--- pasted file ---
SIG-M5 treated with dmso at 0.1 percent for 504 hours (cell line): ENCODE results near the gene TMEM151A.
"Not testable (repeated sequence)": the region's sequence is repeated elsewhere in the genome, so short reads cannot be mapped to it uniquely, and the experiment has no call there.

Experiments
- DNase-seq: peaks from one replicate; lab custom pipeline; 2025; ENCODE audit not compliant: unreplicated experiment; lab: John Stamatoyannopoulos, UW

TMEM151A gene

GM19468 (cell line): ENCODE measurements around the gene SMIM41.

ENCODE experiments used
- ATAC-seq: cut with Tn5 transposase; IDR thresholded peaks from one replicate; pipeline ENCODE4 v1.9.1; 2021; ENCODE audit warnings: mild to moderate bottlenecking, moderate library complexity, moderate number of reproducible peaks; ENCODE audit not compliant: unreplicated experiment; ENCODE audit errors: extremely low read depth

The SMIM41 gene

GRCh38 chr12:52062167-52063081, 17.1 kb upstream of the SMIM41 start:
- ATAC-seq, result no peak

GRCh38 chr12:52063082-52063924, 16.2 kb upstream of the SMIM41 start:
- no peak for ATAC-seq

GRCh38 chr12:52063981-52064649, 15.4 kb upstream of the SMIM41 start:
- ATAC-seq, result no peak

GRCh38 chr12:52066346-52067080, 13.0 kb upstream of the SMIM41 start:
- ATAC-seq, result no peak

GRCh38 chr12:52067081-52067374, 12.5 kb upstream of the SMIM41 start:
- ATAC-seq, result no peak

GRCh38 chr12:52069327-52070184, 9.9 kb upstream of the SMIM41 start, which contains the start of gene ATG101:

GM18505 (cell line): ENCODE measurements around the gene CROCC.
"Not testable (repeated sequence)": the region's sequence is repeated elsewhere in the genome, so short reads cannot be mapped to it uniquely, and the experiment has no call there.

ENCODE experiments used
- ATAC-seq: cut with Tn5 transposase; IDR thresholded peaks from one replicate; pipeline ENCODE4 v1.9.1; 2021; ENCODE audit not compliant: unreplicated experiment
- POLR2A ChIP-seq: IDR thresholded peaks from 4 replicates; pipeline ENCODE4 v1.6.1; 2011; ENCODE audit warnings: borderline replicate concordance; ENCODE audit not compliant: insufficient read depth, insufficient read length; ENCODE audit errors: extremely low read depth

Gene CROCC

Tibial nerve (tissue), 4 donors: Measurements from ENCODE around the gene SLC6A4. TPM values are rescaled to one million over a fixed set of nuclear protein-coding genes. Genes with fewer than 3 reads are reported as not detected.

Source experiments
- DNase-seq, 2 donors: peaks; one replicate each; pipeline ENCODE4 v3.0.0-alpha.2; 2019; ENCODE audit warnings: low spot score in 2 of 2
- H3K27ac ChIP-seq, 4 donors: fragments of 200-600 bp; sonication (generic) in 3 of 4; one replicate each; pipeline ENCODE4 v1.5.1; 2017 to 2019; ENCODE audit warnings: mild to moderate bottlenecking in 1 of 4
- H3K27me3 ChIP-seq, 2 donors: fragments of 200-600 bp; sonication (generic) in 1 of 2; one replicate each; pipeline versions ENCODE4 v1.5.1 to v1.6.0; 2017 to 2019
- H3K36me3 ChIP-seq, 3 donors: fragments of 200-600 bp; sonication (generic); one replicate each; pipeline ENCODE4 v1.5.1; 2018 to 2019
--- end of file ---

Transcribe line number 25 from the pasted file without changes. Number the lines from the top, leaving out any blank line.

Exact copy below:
- POLR2A ChIP-seq: IDR thresholded peaks from 4 replicates; pipeline ENCODE4 v1.6.1; 2011; ENCODE audit warnings: borderline replicate concordance; ENCODE audit not compliant: insufficient read depth, insufficient read length; ENCODE audit errors: extremely low read depth